Implementing associated queries through model classes

Association Query
1. When implementing an associated query through a model class, you need to check which table contains the data through which class.
2. When writing a related query condition, if there are no relationship attributes in the class, the condition needs some corresponding class names. If there are relationship attributes in the class, write the relationship attributes directly.

Example: Query book information, requiring the description of the hero associated with the book to include'eight'.

BookInfo.objects.filter(heroinfo__hcomment__contains='eight')

Example: To query book information, ask the hero's id in the book to be greater than 3.

BookInfo.objects.filter(heroinfo__id__gt=3)

Example: Query all the heroes named "Eight Dragons".

HeroInfo.objects.filter(hbook__btitle='Eight parts of Dragon')

 

Query one type of data through multiple classes of conditions:
Class name.objects.filter (multi-class name lower case_u multi-class attribute name_u condition name)
Query multiple classes of data through one class of conditions:
Multiple class names.objects.filter (Associated Attribute_u Class Attribute Name_u Conditional Name)

 

 

Model - Insert and Delete

Insert, update, and delete
Insertion and updating of the corresponding data table of a model class can be accomplished by calling the save method of a model class object.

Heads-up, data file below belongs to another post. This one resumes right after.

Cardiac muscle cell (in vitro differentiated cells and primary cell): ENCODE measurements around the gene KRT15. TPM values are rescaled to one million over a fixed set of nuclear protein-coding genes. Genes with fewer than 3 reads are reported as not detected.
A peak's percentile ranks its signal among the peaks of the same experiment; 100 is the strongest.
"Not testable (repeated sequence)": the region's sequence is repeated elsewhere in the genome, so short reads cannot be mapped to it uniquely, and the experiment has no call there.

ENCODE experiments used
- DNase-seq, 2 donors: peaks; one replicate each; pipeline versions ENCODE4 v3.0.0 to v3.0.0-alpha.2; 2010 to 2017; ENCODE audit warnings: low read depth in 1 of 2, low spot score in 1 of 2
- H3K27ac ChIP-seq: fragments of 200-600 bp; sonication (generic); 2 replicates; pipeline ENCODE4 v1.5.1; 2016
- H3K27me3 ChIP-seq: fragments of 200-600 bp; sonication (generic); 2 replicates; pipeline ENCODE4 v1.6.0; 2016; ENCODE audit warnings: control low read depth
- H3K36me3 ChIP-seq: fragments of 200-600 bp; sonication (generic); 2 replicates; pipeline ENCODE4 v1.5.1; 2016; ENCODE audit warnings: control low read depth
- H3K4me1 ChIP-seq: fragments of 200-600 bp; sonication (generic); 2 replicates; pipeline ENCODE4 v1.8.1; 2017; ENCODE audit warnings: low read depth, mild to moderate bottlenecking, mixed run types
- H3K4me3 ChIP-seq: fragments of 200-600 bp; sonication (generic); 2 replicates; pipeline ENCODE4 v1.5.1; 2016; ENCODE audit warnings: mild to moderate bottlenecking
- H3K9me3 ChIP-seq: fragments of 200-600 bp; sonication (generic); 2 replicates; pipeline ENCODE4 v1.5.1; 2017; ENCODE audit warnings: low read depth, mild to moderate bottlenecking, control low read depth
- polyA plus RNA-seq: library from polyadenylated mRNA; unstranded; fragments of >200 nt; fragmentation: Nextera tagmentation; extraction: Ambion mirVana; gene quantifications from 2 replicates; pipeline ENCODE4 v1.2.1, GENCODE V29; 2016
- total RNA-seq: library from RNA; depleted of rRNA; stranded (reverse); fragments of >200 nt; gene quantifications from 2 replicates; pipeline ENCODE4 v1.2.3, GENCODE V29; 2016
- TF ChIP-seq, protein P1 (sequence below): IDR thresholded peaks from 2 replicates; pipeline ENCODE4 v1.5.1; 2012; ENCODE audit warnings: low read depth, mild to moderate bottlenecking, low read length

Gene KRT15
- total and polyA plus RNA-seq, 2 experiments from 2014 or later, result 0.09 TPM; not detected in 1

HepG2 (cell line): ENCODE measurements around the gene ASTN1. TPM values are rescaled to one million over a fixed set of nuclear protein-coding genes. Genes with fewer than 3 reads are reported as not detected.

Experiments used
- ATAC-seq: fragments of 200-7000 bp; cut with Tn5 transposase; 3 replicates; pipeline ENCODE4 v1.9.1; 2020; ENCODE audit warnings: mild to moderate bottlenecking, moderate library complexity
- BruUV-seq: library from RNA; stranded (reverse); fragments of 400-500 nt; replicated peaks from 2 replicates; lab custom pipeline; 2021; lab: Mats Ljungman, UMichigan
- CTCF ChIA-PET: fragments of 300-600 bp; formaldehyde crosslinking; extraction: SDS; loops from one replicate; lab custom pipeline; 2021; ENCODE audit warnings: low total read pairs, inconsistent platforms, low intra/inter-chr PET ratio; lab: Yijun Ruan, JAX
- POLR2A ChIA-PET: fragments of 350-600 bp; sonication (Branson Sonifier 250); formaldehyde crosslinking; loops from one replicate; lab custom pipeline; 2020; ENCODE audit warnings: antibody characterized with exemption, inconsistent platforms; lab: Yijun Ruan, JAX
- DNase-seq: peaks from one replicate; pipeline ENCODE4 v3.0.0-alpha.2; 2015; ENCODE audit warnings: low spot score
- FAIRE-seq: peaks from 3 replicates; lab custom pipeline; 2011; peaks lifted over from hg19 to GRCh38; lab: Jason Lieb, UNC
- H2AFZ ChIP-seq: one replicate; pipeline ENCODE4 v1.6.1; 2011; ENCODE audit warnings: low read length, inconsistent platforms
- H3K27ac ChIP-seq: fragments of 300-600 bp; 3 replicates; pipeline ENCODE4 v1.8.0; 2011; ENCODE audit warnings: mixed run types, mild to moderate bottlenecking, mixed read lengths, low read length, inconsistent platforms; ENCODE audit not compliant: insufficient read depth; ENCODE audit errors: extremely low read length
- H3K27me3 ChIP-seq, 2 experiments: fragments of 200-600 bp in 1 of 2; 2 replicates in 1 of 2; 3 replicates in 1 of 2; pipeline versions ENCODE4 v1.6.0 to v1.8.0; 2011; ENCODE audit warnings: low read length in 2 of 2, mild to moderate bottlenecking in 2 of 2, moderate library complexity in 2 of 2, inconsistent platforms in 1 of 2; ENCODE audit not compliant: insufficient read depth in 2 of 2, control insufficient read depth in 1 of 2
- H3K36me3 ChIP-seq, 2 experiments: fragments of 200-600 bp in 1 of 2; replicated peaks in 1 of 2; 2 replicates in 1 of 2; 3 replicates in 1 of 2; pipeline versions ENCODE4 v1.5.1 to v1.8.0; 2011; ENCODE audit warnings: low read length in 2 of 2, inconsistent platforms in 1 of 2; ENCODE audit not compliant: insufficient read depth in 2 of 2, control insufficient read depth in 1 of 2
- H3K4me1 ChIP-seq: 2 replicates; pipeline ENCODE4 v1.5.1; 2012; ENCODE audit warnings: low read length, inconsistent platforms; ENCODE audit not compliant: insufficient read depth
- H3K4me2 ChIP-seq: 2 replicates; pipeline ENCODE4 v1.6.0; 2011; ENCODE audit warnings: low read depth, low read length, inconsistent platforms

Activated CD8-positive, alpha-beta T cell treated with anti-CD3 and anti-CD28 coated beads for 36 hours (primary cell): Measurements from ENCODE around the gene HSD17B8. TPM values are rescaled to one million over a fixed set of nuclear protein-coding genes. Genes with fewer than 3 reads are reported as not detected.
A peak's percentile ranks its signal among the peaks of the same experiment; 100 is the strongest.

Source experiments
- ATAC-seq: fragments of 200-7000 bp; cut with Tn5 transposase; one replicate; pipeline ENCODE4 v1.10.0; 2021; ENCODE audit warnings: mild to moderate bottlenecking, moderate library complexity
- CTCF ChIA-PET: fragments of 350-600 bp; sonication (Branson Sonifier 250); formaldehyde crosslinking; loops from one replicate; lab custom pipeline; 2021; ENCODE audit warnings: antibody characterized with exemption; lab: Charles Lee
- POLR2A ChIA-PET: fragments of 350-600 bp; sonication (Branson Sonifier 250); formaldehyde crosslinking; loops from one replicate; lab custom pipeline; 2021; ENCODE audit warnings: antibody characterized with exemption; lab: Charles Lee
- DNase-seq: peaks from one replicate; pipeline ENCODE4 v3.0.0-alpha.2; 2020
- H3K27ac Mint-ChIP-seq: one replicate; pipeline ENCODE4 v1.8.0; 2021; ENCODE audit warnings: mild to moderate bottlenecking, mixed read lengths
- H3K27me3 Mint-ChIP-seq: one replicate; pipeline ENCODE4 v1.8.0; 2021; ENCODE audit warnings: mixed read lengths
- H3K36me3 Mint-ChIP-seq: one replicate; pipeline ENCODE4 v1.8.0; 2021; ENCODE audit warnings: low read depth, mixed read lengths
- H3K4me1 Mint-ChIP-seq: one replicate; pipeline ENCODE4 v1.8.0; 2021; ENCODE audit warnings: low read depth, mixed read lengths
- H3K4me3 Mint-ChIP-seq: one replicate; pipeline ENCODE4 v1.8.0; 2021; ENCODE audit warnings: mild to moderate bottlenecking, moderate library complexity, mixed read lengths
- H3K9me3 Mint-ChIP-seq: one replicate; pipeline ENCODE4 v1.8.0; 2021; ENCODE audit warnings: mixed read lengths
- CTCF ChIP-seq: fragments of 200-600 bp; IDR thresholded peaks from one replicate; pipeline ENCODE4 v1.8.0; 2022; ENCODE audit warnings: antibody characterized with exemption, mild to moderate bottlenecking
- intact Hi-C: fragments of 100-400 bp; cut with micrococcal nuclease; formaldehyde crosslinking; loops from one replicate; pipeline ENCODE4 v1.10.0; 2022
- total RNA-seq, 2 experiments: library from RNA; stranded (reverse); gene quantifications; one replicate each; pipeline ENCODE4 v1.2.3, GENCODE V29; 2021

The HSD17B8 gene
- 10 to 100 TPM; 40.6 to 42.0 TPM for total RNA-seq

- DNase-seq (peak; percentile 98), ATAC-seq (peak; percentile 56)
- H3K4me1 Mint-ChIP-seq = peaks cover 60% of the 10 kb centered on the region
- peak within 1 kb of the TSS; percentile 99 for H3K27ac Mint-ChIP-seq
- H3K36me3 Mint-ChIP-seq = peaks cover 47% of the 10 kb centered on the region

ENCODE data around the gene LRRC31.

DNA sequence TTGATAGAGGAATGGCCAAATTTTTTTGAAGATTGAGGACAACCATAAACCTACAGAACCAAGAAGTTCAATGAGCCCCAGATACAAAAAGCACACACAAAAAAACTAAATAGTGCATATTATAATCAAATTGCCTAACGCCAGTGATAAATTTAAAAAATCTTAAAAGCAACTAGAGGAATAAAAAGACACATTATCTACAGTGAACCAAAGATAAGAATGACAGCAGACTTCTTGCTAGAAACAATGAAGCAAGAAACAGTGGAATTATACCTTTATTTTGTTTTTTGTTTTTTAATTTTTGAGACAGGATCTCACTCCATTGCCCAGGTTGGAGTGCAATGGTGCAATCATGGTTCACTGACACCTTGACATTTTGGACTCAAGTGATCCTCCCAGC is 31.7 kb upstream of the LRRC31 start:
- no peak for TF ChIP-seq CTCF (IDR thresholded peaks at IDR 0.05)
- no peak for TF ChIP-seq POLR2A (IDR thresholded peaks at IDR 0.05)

The delete method of a model class object can be called to delete the corresponding data table of the model class.
Insert example:

# 1.Establish bookinfo object
b = models.BookInfo()
b.btitle = "Meteor Butterfly Sword"
b.bpub_date = date(1990, 1, 1)
# 2.Save in database
b.save()

Delete example:

# 1.Get Book Objects
book = models.BookInfo.objects.get(id=bid)
# 2.Delete Books
book.delete()

 

Model-Autocorrelation

Autocorrelation is a special one-to-many relationship.
Case: Show upper and lower levels of Guangzhou.
Region table: id, atitle, aParent_id;
Batch execution of SQL statements in mysql terminal: source areas.sql;

 

Self-Related Cases

models.py

class AreaInfo(models.Model):
    """Regional Model Class"""
    # Area Name
    atitle = models.CharField(max_length=20)
    # Relationship attribute, representing the parent region of the current region
    aParent = models.ForeignKey("self", null=True, blank=True)

 

E:\Pycharm\Pycharm_save\cp15\test2>cd booktest

E:\Pycharm\Pycharm_save\cp15\test2\booktest>mysql -uroot -p
Enter password: ****
Welcome to the MySQL monitor.  Commands end with ; or \g.
Type 'help;' or '\h' for help. Type '\c' to clear the current input statement.

mysql> use test1000;
Database changed
mysql> source area.sql

 

area.html

<h1>region</h1>
<p>{{ area }}</p>

<h1>Parent Region</h1>
<p>{{ parent }}</p>

<h1>Sub-region</h1>
<ul>
    {% for child in children %}
        <li>{{ child }}</li>
    {% endfor %}
</ul>

Views.py

def areas(request):